Each semester, the Houghton Library at Harvard University hosts a series of workshops on letterpress printing. The last one for the spring term happens today from 3 to 5 p.m.
Participants (Harvard affiliates only) experience just how printing got done from the fifteenth century until hot metal typesetting in the nineteenth century rendered movable type commercially obsolete.
Each two-hour session, hosted by Houghton's printing and graphic arts curator Hope Mayo, explores the history and technology of letterpress printing followed by opportunities to set type into the iron handpress and produce a memento of the visit.
Harvard University has employed a printing press since 1638, when the Reverend Joseph Glover had his personal machine and locksmith-turned-printmaster Stephen Daye shipped from England. Daye would eventually print The Bay Psalm Bible in 1640, the first piece of printing to appear in North America. Though an estimated 1,700 copies of Daye's work were printed, only 11 survive today.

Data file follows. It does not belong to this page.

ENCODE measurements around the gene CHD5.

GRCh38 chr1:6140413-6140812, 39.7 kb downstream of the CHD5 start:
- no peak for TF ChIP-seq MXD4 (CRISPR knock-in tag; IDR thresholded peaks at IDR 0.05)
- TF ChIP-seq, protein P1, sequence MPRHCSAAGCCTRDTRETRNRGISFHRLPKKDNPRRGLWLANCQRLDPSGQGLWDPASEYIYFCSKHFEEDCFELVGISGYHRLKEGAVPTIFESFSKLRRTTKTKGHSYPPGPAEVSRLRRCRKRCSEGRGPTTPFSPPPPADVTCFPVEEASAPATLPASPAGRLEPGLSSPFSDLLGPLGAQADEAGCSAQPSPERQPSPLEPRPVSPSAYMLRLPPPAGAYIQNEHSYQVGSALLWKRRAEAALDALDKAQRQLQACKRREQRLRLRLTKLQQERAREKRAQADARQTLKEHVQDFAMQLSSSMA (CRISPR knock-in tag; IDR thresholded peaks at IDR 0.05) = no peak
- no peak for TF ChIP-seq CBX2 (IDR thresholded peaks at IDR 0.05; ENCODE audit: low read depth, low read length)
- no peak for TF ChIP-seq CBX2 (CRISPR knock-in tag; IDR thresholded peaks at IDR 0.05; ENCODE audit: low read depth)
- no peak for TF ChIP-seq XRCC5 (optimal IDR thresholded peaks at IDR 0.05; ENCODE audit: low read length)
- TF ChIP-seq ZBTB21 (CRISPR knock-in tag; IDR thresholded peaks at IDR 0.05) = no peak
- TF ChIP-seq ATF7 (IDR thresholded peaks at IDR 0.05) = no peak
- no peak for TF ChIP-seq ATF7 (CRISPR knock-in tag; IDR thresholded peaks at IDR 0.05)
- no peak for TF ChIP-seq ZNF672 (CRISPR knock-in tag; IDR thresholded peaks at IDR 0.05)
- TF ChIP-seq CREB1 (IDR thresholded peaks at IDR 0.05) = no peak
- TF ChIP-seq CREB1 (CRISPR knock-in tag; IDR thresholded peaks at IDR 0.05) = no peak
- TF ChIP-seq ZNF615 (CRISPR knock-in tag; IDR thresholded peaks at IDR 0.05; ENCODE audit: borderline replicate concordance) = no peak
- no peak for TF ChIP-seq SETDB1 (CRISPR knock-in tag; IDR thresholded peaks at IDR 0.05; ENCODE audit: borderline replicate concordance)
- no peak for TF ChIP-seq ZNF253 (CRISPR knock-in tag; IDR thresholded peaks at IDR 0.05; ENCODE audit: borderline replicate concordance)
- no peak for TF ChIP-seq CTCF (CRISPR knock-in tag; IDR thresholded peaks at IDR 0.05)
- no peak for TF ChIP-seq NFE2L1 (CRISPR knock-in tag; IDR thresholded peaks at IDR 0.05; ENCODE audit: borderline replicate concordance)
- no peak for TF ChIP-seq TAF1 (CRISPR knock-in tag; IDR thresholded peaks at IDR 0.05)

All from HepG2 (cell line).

The Houghton Printing Room, meanwhile, took shape in 1938 at the direction of Philip Hofer, the founder of Harvard's Printing and Graphic Arts Collection, who set up the handpress, type, and other equipment in the basement of Lamont Library so that students could understand the mechanics behind printing books like The Bay Psalm.
Today's session is full, but the fall semester will bring with it another opportunity to ink up.